Results from an Italian lung cancer screening trial showed that long-term annual or biennial computed tomography (CT) screening may reduce lung cancer-specific mortality beyond 10 years. The Multicentric Italian Lung Detection (MILD) study is actually the first trial to look at continued screening beyond 5 years, and the researchers found that mortality due to lung cancer was reduced by 39% [hazard ratio (HR) 0.61; 95% CI, 0.39-0.95].1 They also showed that active surveillance of subsolid lesions could reduce overdiagnosis and unnecessary surgery.

The study’s small size, as well as some irregularities with randomization, suggest the results should be interpreted cautiously. Still, pulmonologists hope the findings will boost support for lung screening programs and stimulate additional research.

Lung cancer is the leading cause of cancer death worldwide, but screening rates remain low.

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The 2 largest lung cancer screening trials to date have been the US National Cancer Institute’s National Lung Screening Trial (NLST), which enrolled more than 50,000 patients, and the Netherlands-based NELSON trial, which included more than 15,000 participants. The NLST compared lung screening using low-dose CT with chest X-ray. The investigators conducted 3 annual screenings and detected a 20% reduction in mortality during a follow-up of 6 to 7 years.2 The NELSON trial conducted screenings at 1 year, 3 years, and 5.5 years; compared with no screening, they found a 26% reduction in lung cancer deaths after 10 years of follow up.3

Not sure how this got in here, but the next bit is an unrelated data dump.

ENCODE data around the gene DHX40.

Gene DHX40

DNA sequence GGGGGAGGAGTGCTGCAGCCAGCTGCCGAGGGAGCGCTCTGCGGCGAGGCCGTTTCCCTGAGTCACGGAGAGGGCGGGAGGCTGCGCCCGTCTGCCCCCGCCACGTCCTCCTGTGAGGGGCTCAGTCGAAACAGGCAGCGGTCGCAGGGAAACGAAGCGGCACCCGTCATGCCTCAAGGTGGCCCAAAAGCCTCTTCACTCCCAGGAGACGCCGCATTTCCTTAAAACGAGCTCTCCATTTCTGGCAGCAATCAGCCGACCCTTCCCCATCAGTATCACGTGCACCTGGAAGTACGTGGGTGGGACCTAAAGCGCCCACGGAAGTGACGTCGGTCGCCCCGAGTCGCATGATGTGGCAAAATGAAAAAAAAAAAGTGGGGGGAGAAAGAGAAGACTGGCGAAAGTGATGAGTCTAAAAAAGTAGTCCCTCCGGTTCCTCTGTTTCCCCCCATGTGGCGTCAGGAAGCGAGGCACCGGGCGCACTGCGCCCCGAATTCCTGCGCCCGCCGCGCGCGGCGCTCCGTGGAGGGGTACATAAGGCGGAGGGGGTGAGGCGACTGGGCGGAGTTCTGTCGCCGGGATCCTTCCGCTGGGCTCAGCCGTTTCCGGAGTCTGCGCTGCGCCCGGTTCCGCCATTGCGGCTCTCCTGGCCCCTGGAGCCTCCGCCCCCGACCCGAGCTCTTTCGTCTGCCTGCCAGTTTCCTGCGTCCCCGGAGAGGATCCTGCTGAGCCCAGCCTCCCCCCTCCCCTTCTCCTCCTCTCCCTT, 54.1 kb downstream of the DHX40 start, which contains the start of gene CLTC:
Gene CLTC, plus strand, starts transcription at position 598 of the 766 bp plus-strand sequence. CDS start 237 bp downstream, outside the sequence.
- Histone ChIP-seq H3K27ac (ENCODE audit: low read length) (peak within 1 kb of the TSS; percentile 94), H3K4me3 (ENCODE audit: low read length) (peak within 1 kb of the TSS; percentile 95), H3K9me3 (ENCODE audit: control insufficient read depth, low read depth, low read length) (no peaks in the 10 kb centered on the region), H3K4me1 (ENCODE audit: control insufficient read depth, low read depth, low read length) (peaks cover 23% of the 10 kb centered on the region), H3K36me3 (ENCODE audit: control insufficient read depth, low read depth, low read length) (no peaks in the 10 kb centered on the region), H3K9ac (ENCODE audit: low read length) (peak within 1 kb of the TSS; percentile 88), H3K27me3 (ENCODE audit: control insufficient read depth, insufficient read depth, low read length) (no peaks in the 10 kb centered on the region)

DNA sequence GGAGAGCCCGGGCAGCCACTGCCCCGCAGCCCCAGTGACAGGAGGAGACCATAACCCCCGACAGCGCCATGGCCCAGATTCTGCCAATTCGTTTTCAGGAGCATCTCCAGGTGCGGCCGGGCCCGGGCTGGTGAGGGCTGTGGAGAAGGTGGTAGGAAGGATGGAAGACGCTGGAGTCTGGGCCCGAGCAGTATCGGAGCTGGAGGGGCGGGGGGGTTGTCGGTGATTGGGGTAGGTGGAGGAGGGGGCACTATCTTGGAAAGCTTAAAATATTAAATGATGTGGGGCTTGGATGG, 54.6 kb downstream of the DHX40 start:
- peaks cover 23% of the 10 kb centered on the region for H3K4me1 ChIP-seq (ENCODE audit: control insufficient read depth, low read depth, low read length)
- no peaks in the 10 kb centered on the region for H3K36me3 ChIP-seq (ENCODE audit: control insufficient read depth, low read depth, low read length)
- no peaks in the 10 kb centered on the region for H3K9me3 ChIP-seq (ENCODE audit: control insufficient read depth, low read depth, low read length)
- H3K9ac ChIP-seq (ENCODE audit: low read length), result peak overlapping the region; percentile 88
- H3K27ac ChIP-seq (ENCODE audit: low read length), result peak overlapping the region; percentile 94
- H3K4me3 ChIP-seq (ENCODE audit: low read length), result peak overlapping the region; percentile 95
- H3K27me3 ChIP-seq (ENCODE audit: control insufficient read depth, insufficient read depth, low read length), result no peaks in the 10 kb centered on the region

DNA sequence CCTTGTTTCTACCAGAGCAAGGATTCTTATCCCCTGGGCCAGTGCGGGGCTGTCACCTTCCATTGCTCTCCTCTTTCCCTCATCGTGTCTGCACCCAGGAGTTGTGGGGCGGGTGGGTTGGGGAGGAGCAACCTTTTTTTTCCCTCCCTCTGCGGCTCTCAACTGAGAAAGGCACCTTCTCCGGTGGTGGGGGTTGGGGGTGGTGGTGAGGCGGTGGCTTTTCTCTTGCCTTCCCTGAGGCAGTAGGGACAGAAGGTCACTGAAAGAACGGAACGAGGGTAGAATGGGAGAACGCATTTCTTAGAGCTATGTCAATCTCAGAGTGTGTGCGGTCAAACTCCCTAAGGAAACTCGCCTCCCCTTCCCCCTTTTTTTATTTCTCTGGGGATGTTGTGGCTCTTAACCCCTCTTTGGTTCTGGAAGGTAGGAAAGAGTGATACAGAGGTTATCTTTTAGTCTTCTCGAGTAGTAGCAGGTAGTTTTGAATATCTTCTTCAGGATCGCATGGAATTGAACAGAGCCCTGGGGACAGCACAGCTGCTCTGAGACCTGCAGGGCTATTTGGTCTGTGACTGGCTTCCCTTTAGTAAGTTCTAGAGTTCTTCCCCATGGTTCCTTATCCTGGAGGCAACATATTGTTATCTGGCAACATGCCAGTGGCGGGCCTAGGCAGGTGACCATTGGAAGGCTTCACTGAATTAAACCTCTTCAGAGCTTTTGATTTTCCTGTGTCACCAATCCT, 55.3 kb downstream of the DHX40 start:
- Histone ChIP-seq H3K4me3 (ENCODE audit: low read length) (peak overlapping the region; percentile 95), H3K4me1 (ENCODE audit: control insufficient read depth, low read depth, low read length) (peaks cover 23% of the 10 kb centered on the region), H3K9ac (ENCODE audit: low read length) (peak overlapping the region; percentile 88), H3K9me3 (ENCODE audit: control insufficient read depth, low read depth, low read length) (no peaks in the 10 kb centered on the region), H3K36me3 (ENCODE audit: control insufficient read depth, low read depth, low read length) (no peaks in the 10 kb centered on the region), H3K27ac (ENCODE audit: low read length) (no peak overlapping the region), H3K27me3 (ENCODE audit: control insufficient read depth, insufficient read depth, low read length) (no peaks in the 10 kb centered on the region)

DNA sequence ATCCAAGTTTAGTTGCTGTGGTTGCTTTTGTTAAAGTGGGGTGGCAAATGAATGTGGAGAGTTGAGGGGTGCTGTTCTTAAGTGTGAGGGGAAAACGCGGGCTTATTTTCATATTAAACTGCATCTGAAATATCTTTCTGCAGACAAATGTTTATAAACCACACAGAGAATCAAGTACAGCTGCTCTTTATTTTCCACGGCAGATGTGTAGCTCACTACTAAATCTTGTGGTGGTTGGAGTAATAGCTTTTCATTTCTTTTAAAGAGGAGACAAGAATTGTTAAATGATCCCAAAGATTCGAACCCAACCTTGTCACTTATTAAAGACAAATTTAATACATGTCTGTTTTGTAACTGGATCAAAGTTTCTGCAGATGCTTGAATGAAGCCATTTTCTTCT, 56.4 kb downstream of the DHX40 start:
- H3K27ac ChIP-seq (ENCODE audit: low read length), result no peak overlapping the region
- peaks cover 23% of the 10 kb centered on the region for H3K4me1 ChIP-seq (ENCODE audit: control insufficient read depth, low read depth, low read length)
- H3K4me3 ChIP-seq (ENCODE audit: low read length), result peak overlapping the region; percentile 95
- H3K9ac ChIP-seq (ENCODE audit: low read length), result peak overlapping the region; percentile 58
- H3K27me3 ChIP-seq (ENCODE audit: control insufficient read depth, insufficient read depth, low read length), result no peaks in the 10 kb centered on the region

The MILD trial, helmed by Ugo Pastorino, MD, of the Istituto Nazionale dei Tumori in Milan, Italy, intended to go beyond NLST and NELSON. “The original design was to try to do something different from what was the conventional concept,” Dr Pastorino said.

They initially planned to enroll 10,000 participants, who would be randomized to a control arm or a intervention arm. Those selected for intervention would then be assigned to either an annual or biennial screening schedule.

“Then, of course, we faced huge problems with funding and randomization,” Dr Pastorino said. “We had to accept a smaller size [sample].”

At the outset, the Institutional Ethics Committee prohibited the group from assigning participants to a control arm. The first 653 enrollees all received screening, either annually or every 2 years. After that, the team got the green light to begin randomizing the participants into a control arm. Eventually they enrolled 3446 more individuals—but this was still fewer enrollees than their original goal of 10,000 participants.

Of these enrollees, half received no screening, and the other half of the cohort was divided evenly into the annual or biennial screening protocol groups. However, if a scan revealed a suspicious lesion, a patient on the biennial schedule would be shifted to annual screenings.

After 5 years, the study showed no protective benefit of screening on mortality.4 Now, analysis of 10-year results suggests screening produced a sizable reduction in the number of deaths from lung cancer—but again, some study design issues preclude the formation of a concrete conclusion from the data.